I am looking for a book which I read as a teenager once, and now can not find anymore. I don't recall the title. I would be very grateful for ideas on how I might find it somehow.

A brief description: it was, as I recall, between one and two inches thick and had a normal size (slightly larger than A5). It was bound in a solid, red cover. It could be that it was supposed to have a dust jacket, but my copy did not have one. It was printed in Gothic script and felt old.

Content, as much as I remember:

The protagonist visits a scientist friend in his observatory. The scientist talks about his amazing discovery, namely a type of asteroid or planet (referred to in the book almost exclusively as a "star"), on a collision course with earth. Somehow, they then quickly build a rocket with which they fly there. On the planet live caveman-like natives with whom they establish contact. It turns out later that there exists another tribe, who wages war against them. Using the ideas of space travelers, the enemies are defeated and flee. I think the book ends with their return to earth, which is not yet destroyed by a collision, but I'm not sure at all.

In language and content, the book is in my estimation geared to young male readers. The content has on the whole book-length strong militaristic, and racial overtones, because of which I would imagine the book at the latest a product of the Nazis; not much older either. It may be that the title is something like "The strange star."


2 Answers 2


The description fits Ein Stern fiel vom Himmel (A Star fell from Heaven) by Hans Dominik a little. However, the short description differs slightly from your retelling:

Professor Eggerth's stratosphere pilots give an alarm. They watch as a giant meteor crashes to earth and goes down in the south polar ice desert. They investigate the strange celestial body and decide: treasures from space should benefit all of mankind.

It is telling that the works of the author are, among other things, characterized by racial issues. Wikipedia about this:

In his early novels, he also addressed a "clash of civilizations" in which Europeans compete against other races – including Bolshevik Soviet Russia, "the yellow peril" China, the Arabs and black Africans – for the dominant position in the world. In his novel Die Spur des Dschingis-Khan (The Trail of Genghis Khan) from 1922/23, the main character calls for a "repatriation" of black citizens of the United States to the African continent.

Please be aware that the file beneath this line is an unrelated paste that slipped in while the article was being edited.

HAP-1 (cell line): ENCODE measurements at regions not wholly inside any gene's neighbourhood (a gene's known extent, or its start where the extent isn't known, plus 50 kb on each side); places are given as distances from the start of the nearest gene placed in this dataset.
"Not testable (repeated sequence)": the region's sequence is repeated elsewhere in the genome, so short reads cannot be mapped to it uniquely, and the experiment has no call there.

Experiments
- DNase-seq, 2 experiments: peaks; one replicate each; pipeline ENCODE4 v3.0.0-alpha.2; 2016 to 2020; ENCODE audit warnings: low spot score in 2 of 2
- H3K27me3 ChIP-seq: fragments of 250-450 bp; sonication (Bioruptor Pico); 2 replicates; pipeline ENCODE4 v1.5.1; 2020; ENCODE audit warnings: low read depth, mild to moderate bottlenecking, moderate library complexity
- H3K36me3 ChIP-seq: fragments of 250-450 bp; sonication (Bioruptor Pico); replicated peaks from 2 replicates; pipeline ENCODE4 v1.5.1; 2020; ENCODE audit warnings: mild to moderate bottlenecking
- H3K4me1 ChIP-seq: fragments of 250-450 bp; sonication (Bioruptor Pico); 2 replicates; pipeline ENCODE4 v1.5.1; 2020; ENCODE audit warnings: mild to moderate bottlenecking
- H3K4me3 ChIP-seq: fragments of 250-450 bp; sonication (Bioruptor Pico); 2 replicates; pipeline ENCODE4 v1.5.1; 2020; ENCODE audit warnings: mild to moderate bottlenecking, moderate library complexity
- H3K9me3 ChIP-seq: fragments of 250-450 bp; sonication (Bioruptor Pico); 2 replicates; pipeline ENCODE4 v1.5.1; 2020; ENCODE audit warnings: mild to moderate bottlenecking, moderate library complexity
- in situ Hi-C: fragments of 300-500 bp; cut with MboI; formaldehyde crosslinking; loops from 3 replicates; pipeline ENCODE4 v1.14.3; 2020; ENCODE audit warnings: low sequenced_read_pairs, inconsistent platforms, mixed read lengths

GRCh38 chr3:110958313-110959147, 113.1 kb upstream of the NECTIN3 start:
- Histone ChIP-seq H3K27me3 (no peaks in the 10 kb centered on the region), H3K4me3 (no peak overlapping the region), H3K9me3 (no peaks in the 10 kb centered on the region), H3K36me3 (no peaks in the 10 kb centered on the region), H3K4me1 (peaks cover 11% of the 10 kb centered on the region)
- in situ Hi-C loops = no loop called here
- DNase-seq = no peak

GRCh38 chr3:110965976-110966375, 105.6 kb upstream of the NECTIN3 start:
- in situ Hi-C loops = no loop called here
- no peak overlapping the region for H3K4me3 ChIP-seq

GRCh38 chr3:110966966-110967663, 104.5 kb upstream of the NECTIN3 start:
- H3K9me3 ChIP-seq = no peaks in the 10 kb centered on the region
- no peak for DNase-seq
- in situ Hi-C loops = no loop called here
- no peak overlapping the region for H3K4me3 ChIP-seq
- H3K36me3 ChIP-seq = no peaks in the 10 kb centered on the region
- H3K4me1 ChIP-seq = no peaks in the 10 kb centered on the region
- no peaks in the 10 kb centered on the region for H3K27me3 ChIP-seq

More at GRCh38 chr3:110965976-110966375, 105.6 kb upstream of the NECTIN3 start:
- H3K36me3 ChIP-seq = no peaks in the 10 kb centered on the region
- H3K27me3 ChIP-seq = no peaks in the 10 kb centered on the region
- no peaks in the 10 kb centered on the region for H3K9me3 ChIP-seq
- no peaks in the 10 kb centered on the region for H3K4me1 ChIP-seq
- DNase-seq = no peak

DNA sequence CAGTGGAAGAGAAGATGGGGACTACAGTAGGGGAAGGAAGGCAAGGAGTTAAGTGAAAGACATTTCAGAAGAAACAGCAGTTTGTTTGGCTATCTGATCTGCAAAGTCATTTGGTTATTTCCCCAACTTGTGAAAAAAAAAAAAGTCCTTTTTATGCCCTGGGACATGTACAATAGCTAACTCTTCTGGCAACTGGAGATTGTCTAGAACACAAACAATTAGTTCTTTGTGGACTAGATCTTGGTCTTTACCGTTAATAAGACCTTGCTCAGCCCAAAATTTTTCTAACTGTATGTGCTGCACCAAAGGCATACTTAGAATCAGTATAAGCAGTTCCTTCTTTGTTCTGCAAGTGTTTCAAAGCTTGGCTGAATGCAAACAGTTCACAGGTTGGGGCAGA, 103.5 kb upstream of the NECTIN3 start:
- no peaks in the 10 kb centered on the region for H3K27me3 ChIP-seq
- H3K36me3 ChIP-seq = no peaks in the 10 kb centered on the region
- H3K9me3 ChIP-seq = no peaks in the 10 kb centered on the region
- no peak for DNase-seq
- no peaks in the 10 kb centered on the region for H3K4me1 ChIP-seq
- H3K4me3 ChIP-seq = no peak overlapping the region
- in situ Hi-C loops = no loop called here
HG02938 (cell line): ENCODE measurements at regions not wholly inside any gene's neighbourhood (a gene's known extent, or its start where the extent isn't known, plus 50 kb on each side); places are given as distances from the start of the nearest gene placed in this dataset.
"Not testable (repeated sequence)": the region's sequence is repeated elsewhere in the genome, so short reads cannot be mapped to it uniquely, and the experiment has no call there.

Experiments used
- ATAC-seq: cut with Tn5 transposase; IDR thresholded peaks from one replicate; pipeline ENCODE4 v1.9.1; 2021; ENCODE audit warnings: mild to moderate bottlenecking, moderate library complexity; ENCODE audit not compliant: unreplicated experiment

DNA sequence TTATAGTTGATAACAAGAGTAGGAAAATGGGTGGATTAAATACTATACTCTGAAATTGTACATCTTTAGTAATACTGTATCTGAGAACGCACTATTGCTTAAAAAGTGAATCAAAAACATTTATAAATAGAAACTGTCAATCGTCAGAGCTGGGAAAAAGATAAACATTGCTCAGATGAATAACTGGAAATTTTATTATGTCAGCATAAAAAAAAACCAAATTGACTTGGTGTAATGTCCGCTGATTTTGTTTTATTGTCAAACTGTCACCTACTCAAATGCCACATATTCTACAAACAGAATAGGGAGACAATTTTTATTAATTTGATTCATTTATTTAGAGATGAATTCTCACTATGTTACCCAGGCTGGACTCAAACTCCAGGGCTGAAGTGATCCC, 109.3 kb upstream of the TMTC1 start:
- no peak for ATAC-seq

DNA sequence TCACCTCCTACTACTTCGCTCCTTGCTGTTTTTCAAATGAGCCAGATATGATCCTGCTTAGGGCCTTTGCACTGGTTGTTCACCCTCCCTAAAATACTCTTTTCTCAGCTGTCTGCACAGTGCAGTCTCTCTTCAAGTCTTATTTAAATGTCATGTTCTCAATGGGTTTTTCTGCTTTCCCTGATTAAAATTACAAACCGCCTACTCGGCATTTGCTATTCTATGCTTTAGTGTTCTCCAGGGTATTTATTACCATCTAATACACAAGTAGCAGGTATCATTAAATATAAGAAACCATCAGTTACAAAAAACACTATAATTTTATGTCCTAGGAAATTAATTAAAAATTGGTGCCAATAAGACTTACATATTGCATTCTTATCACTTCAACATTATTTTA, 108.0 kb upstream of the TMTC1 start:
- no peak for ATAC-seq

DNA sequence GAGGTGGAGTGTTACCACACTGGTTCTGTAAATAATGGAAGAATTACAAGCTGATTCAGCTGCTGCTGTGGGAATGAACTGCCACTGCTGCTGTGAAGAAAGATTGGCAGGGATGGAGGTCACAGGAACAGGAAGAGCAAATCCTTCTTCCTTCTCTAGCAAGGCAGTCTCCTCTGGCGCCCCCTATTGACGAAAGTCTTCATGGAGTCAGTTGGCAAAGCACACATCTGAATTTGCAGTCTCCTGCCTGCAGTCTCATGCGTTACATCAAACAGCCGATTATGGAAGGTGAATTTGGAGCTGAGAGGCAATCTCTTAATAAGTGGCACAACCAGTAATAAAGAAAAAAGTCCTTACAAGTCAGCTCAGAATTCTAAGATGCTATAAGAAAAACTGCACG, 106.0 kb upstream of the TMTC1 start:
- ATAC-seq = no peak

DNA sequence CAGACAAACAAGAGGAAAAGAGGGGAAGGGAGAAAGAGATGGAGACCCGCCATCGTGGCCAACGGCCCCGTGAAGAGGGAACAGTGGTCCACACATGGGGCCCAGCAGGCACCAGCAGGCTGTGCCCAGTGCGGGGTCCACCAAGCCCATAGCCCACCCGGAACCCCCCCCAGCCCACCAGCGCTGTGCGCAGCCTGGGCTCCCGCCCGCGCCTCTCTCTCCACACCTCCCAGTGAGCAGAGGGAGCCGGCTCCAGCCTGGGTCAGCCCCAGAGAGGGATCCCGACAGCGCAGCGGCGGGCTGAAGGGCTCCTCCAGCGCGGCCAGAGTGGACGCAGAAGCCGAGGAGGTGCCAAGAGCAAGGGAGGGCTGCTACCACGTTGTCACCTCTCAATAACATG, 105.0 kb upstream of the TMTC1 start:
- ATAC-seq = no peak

Peculiar to this racism, however, is that this is not a case of "superiority" of the "white race", but it is presented as a kind of responsibility that the "white race" has to "rule the world, and that in the future another race (black, yellow) would come that will take the burden of responsibility from their shoulders." Rudyard Kipling's poem The White Man's Burden (published 1899) expresses a similar idea.

Perhaps it is another work by the same author. Or perhaps, one of the following authors:

Also, the section History of Science Fiction - Early Works at the German Wikipedia could be useful for further research.

Another short addition: there was a youth book series titled Das Neue Universum (The New Universe).

From 1880 onwards, a volume was published annually, with topics in the areas of knowledge, exploration, adventure, entertainment. In the years 1943, and 1945 to 1947, no volumes were published. In 1958, the 75th anniversary edition was published. In 2002, after 122 years, the final volume was published, numbered 119.

The red color of the book cover is in line with the description from your memory:

Red book cover of volume 89 of _Das Neue Universum_

Perhaps the story was published in one of the volumes of the series. Here is a visual overview of all books. Some have a table of contents as well.

  • Great answer, unfortunately the story I'm looking for does not seem to be here. "Duell mit einem Stern" even appeared in "Das neue Universum", but in 1952 -- when the cover was no longer red and they didn't use blackletter script anymore. ... It's very strange, I could have sworn the title was "Der fremde Stern" or at least had "fremde* Stern" in it. Mar 3 at 15:24

Other than the impending meteor impact, this also sounds a lot like CS Lewis' "Out of The Silent Planet."

  • 2
    It seems the impending "star" (as they called it) collision is a major point. Jan 21, 2014 at 15:20

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